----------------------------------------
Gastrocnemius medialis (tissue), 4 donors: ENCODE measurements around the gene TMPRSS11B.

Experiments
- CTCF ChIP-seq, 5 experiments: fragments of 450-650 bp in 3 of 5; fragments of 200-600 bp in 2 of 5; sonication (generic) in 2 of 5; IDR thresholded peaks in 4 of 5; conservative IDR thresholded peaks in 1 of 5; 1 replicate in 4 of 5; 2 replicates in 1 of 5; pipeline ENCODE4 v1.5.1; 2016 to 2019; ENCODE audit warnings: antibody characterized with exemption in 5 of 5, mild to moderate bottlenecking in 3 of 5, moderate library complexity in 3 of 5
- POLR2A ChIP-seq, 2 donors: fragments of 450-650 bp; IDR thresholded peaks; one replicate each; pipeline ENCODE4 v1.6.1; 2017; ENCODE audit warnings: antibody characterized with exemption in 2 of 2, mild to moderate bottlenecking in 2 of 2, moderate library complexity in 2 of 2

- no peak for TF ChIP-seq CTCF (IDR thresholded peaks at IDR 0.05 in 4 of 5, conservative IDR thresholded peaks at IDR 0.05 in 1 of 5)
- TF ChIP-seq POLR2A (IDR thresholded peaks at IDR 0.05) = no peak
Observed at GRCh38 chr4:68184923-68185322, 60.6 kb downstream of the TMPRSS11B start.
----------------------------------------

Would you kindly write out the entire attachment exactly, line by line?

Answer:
Gastrocnemius medialis (tissue), 4 donors: ENCODE measurements around the gene TMPRSS11B.

Experiments
- CTCF ChIP-seq, 5 experiments: fragments of 450-650 bp in 3 of 5; fragments of 200-600 bp in 2 of 5; sonication (generic) in 2 of 5; IDR thresholded peaks in 4 of 5; conservative IDR thresholded peaks in 1 of 5; 1 replicate in 4 of 5; 2 replicates in 1 of 5; pipeline ENCODE4 v1.5.1; 2016 to 2019; ENCODE audit warnings: antibody characterized with exemption in 5 of 5, mild to moderate bottlenecking in 3 of 5, moderate library complexity in 3 of 5
- POLR2A ChIP-seq, 2 donors: fragments of 450-650 bp; IDR thresholded peaks; one replicate each; pipeline ENCODE4 v1.6.1; 2017; ENCODE audit warnings: antibody characterized with exemption in 2 of 2, mild to moderate bottlenecking in 2 of 2, moderate library complexity in 2 of 2

- no peak for TF ChIP-seq CTCF (IDR thresholded peaks at IDR 0.05 in 4 of 5, conservative IDR thresholded peaks at IDR 0.05 in 1 of 5)
- TF ChIP-seq POLR2A (IDR thresholded peaks at IDR 0.05) = no peak
Observed at GRCh38 chr4:68184923-68185322, 60.6 kb downstream of the TMPRSS11B start.